Parker described a series of actions the East German regime had taken, starting in the autumn of 1952, against Brecht and his company, the Berliner Ensemble. “So it very much looked like Brecht was on his way out, they didn’t want him. This was the cultural prong of the SED’s pursuit of its policy Aufbau der Grundlagen des Sozialismus [“Building the Foundations of Socialism”].”

As for Brecht’s offer to Stalinist leader Ulbricht, at a time when tens of thousands of workers were expressing their opposition to conditions in the “socialist” GDR and the policies of the SED, Parker argued it was part “of a consistent theme in Brecht’s writings of the time, where he insisted that there had to be a ‘great conversation’ with the people conducted by the [Stalinist] party. That request was included in his letter to Ulbricht as part of his proclamation of support. It was then cut along with other elements of the letter for publication, making it look as if Brecht’s letter was simply a bare statement of support. Brecht was furious.”

Ulbricht to the right of Stalin, Mao Zedong on the left at Stalin's 70th birthday celebrations in Moscow, December 1949

Brecht had come to view SED cultural policy, Parker observed, “as being in some respects similar to Nazi cultural policy. This included the use of crude language like das Volk [the “folk”, the people], and the determination to eradicate what proponents of Socialist Realism, just as Nazi cultural figures, called ‘decadence.’ This term referred to the avant-garde and modernist types of art produced by Brecht and his supporters. Ulbricht had no clue how to mount a ‘great conversation.’ He was a figure who was incapable of carrying people with him.”

If this is true, of course, it is even less excusable that Brecht would seek to proclaim essential “support” for such a reactionary regime and its policies.

Parker pointed out that the June 1953 revolt, suppressed by 20,000 Soviet troops and 8,000 East German police at the cost of dozens of lives, led to the SED bureaucracy backing off, “in some shock for a couple of years,” on the cultural front. “They only returned to the offensive after the autumn of 1956 after Brecht’s death.” Parker offered this overall defense of the playwright’s relationship to the Stalinist regime: “He was not always direct in his challenges to power, and who could be?”

Along the same lines, Parker took note of Brecht’s many critical comments about Stalin, the Soviet Union and the Moscow Trials. “I think it’s clear that by 1938, Brecht was taking a very different view on the Moscow Trials compared to the position he’d taken at the outset of 1936. He took the view that Stalinism had become a reactionary phenomenon and that Stalin was behaving more like a monarch than the leader of the Marxist-Leninist revolution.”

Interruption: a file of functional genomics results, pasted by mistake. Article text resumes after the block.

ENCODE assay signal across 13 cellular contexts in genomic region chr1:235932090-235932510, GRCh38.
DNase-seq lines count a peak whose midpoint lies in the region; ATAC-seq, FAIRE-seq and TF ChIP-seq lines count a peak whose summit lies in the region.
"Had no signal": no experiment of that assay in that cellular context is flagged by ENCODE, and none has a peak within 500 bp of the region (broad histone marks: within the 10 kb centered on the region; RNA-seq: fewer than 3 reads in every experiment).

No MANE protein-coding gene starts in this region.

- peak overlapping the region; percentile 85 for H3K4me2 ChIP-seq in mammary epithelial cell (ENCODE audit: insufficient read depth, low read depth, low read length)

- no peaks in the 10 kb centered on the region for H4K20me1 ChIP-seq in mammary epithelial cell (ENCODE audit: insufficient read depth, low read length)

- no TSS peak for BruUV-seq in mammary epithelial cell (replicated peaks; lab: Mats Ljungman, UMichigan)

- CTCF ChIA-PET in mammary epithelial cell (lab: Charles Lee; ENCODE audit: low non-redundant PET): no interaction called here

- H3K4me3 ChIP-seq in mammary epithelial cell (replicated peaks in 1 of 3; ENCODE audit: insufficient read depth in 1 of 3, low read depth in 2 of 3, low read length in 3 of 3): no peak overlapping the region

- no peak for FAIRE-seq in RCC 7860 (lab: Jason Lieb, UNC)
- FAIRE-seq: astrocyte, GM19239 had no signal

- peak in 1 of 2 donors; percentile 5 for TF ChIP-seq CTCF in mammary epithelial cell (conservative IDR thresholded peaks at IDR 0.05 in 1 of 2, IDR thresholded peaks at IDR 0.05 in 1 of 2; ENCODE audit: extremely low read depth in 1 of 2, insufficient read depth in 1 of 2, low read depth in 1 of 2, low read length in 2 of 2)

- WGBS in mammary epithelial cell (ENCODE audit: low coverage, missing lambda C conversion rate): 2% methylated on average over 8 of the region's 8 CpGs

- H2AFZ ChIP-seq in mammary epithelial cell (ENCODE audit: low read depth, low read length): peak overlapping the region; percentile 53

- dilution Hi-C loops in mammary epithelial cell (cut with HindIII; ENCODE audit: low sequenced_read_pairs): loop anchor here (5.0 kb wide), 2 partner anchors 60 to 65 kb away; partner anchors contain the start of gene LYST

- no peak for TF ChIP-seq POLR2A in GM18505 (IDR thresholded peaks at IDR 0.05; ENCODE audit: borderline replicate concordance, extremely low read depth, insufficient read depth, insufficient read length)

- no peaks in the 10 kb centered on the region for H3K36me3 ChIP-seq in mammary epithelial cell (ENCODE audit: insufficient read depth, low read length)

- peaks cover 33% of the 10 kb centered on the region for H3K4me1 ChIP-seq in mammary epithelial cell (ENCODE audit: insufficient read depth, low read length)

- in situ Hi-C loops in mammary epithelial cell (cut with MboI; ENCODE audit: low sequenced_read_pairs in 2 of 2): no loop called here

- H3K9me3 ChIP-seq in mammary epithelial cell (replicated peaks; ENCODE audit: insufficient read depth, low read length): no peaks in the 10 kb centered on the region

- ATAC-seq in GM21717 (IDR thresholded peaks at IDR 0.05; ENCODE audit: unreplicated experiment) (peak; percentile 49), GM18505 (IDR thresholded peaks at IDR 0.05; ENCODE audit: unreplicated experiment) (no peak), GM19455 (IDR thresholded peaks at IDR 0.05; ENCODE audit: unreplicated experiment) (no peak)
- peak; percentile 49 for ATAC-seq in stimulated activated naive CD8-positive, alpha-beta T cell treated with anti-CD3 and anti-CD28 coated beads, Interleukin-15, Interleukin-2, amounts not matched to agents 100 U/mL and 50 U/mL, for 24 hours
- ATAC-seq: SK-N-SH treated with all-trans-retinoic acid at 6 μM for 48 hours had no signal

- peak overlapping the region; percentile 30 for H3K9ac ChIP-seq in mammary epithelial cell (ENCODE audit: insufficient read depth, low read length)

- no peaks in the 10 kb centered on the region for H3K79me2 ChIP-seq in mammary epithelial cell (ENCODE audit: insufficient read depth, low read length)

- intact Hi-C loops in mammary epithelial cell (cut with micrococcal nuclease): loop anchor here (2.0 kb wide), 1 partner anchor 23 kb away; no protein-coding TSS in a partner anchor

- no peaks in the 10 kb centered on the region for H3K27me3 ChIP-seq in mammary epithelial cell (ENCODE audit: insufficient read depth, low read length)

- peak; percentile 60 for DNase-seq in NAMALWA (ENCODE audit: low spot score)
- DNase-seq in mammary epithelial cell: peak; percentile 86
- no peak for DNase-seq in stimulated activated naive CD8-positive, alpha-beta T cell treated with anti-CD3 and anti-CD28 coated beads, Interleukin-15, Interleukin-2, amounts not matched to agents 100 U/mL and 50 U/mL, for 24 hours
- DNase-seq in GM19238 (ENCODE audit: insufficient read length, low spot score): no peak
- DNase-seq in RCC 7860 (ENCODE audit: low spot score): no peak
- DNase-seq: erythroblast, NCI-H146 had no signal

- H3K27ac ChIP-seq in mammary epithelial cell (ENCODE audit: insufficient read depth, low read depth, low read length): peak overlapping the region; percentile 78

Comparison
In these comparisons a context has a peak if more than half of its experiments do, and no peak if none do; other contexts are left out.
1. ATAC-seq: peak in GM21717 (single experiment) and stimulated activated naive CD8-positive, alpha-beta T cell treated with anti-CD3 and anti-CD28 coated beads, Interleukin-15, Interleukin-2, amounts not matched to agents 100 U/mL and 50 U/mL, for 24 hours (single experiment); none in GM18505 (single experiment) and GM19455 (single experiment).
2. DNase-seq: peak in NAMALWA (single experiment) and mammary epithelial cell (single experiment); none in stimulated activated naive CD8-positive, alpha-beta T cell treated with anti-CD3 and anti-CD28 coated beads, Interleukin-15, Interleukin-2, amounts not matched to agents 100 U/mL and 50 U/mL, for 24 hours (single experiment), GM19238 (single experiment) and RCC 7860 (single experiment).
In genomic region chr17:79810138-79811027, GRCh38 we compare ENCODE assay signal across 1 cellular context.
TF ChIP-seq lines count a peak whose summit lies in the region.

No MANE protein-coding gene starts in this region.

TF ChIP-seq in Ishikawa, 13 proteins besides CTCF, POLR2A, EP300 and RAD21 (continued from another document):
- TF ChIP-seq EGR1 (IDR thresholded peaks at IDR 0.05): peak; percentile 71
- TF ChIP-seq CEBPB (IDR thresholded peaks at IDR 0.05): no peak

However, Parker continued, “Brecht would never go public on these issues because he felt there was a greater loyalty, i.e., to the first socialist state formed by workers’ revolution.” This was, of course, the false reasoning of many “left” intellectuals and artists in the 1930s.

Parker then pointed to the writer’s personal situation: “Brecht could see no other force that would enable him one day to return to his country from exile than the Red Army. The Red Army’s actions remained a very important point of reference for him until 1945, so I don’t think it is hard to see how Brecht sought to maintain his loyalty to the first and only socialist state that could combat fascism.”

It is not hard to see, but that does not make it correct. Brecht was unable, like many of his artistic contemporaries, to orient himself to the working class as an independent revolutionary force, acting apart from the bureaucracy that dominated it and claimed to represent socialism and the heritage of the October Revolution. As was made clear in the review of Parker’s biography, there was of course a viable alternative in the perspective of Trotsky and the Left Opposition.

At this point, Sybille Fuchs remarked that “Brecht’s attitude towards Stalinism and the KPD [Communist Party of Germany] is a very complex question.” On the one hand, the playwright was “loyal to the October Revolution, and, on the other hand, he tries to criticise the bureaucracy.” As we know, she pointed out, Brecht “praised Trotsky’s writing, but at the same time disagreed with his politics.…Why did Brecht reject Trotsky’s position? What do you think of Brecht’s attitude to Marxism?”

This is Professor Parker’s response in full:

“This is a great question and I can’t give an answer that would be completely satisfactory. I have to admit here to real limits in sources, and I did not want my book to speculate. For me, the complexity and ambivalence are very much part of a predicament. Understanding that predicament adds up to a position of integrity––doing what a person reasonably can in a situation.

“I wondered about Trotsky again and again while reading everything I could find. I was fascinated that figures such as Fritz Sternberg [left-wing German sociologist and social critic] visited Trotsky, and visited Brecht around the same time. There was huge anxiety on Brecht’s part about being seen to take up Trotsky’s position because it would have cut him adrift from the focus of loyalty towards the Soviet Union. He was a German writer in exile and wouldn’t take that step.

“You rightly point out his great praise for Trotsky’s writings and also his rejection of Trotsky’s policies, and his view in 1927 that Stalin had taken the appropriate position. Did he study Trotsky’s works? Almost certainly. He cites Trotsky approvingly in the stories that he writes. I think one can look more into that. I did some work on this, but I didn’t feel I could say more than I did.

“The echoes of Trotsky are quite strong when it comes to the discussion of the predicament of the heretic in Galileo. A colleague wrote some years ago that Galileo is really a cypher for Trotsky. I don’t think one can go that far, but there are parallels, also with [Nikolai] Bukharin [Bolshevik leader executed after the third Moscow Trial in 1938]. Brecht studied the protocols of the Show Trials and used Bukharin’s statement at the conclusion of his trial.”

I then commented that a “satisfactory answer” to Brecht’s simultaneous admiration for Trotsky’s writings and rejection of his revolutionary internationalist views could only come out of “a historical and cultural objective analysis of what was a predicament bound up with some of the great tragedies of the 20th century.…Our aim is not to demonise Brecht or anybody else for their failings.”